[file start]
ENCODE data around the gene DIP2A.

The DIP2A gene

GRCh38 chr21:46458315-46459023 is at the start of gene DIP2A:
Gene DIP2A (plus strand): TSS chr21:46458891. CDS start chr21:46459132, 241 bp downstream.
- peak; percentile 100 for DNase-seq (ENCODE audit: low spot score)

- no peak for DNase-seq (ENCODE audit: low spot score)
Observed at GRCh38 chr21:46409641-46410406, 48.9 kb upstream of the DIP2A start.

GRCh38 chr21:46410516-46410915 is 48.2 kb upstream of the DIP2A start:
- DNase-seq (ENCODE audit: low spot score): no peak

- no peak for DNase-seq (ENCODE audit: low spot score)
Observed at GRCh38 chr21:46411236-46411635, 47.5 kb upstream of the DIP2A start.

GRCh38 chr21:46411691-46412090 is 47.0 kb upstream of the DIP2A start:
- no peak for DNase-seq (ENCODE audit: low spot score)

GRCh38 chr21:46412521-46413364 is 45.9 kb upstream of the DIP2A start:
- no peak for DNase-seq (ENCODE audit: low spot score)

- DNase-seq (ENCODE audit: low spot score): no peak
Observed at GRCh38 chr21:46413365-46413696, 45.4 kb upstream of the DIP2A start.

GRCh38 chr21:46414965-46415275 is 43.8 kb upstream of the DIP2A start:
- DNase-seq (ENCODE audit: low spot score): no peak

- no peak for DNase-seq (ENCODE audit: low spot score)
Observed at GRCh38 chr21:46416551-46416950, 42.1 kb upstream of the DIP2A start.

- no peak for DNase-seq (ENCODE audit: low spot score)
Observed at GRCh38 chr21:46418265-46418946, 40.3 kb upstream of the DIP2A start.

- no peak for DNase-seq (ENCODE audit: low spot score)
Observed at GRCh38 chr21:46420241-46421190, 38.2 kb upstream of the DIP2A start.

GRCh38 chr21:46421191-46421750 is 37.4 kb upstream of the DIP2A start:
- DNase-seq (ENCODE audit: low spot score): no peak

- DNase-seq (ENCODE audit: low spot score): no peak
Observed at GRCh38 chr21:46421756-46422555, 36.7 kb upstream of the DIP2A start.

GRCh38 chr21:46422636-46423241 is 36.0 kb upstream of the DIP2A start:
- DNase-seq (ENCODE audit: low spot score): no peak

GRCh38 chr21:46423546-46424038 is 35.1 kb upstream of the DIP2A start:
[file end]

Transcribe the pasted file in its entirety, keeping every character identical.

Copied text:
ENCODE data around the gene DIP2A.

The DIP2A gene

GRCh38 chr21:46458315-46459023 is at the start of gene DIP2A:
Gene DIP2A (plus strand): TSS chr21:46458891. CDS start chr21:46459132, 241 bp downstream.
- peak; percentile 100 for DNase-seq (ENCODE audit: low spot score)

- no peak for DNase-seq (ENCODE audit: low spot score)
Observed at GRCh38 chr21:46409641-46410406, 48.9 kb upstream of the DIP2A start.

GRCh38 chr21:46410516-46410915 is 48.2 kb upstream of the DIP2A start:
- DNase-seq (ENCODE audit: low spot score): no peak

- no peak for DNase-seq (ENCODE audit: low spot score)
Observed at GRCh38 chr21:46411236-46411635, 47.5 kb upstream of the DIP2A start.

GRCh38 chr21:46411691-46412090 is 47.0 kb upstream of the DIP2A start:
- no peak for DNase-seq (ENCODE audit: low spot score)

GRCh38 chr21:46412521-46413364 is 45.9 kb upstream of the DIP2A start:
- no peak for DNase-seq (ENCODE audit: low spot score)

- DNase-seq (ENCODE audit: low spot score): no peak
Observed at GRCh38 chr21:46413365-46413696, 45.4 kb upstream of the DIP2A start.

GRCh38 chr21:46414965-46415275 is 43.8 kb upstream of the DIP2A start:
- DNase-seq (ENCODE audit: low spot score): no peak

- no peak for DNase-seq (ENCODE audit: low spot score)
Observed at GRCh38 chr21:46416551-46416950, 42.1 kb upstream of the DIP2A start.

- no peak for DNase-seq (ENCODE audit: low spot score)
Observed at GRCh38 chr21:46418265-46418946, 40.3 kb upstream of the DIP2A start.

- no peak for DNase-seq (ENCODE audit: low spot score)
Observed at GRCh38 chr21:46420241-46421190, 38.2 kb upstream of the DIP2A start.

GRCh38 chr21:46421191-46421750 is 37.4 kb upstream of the DIP2A start:
- DNase-seq (ENCODE audit: low spot score): no peak

- DNase-seq (ENCODE audit: low spot score): no peak
Observed at GRCh38 chr21:46421756-46422555, 36.7 kb upstream of the DIP2A start.

GRCh38 chr21:46422636-46423241 is 36.0 kb upstream of the DIP2A start:
- DNase-seq (ENCODE audit: low spot score): no peak

GRCh38 chr21:46423546-46424038 is 35.1 kb upstream of the DIP2A start: